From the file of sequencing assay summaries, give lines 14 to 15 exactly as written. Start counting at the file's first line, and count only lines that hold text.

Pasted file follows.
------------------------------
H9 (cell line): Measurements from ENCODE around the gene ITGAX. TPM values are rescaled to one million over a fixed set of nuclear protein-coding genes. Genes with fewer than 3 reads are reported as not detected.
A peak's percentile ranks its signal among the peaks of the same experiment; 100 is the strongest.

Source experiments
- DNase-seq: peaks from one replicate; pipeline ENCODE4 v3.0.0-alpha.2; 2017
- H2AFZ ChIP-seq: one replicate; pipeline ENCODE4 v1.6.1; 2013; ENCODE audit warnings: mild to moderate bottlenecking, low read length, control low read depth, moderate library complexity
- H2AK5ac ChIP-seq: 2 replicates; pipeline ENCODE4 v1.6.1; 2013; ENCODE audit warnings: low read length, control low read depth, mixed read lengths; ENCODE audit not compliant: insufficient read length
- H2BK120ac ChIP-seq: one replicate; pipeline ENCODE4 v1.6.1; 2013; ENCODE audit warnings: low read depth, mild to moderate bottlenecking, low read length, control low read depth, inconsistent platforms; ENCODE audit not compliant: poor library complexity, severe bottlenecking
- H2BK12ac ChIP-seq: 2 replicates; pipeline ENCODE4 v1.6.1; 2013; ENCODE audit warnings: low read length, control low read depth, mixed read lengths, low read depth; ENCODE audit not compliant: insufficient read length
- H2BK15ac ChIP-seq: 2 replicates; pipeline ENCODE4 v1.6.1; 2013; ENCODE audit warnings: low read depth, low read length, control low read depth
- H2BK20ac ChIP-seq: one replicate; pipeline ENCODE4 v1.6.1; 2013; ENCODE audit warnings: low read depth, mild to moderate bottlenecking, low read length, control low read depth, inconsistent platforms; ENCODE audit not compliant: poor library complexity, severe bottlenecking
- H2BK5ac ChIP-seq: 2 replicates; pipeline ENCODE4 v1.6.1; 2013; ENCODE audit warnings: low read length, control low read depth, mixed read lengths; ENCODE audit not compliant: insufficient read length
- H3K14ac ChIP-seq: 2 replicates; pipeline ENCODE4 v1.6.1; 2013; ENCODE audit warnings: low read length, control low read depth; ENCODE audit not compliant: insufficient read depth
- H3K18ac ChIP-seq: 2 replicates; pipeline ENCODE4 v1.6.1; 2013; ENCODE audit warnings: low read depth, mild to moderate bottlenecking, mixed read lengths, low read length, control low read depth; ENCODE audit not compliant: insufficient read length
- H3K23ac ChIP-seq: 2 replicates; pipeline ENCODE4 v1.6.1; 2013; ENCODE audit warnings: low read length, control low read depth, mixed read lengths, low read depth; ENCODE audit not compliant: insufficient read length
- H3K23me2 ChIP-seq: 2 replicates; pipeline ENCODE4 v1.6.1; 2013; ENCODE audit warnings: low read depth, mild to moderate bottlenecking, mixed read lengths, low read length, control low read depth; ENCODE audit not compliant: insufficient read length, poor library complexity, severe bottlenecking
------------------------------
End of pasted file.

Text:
- H3K23ac ChIP-seq: 2 replicates; pipeline ENCODE4 v1.6.1; 2013; ENCODE audit warnings: low read length, control low read depth, mixed read lengths, low read depth; ENCODE audit not compliant: insufficient read length
- H3K23me2 ChIP-seq: 2 replicates; pipeline ENCODE4 v1.6.1; 2013; ENCODE audit warnings: low read depth, mild to moderate bottlenecking, mixed read lengths, low read length, control low read depth; ENCODE audit not compliant: insufficient read length, poor library complexity, severe bottlenecking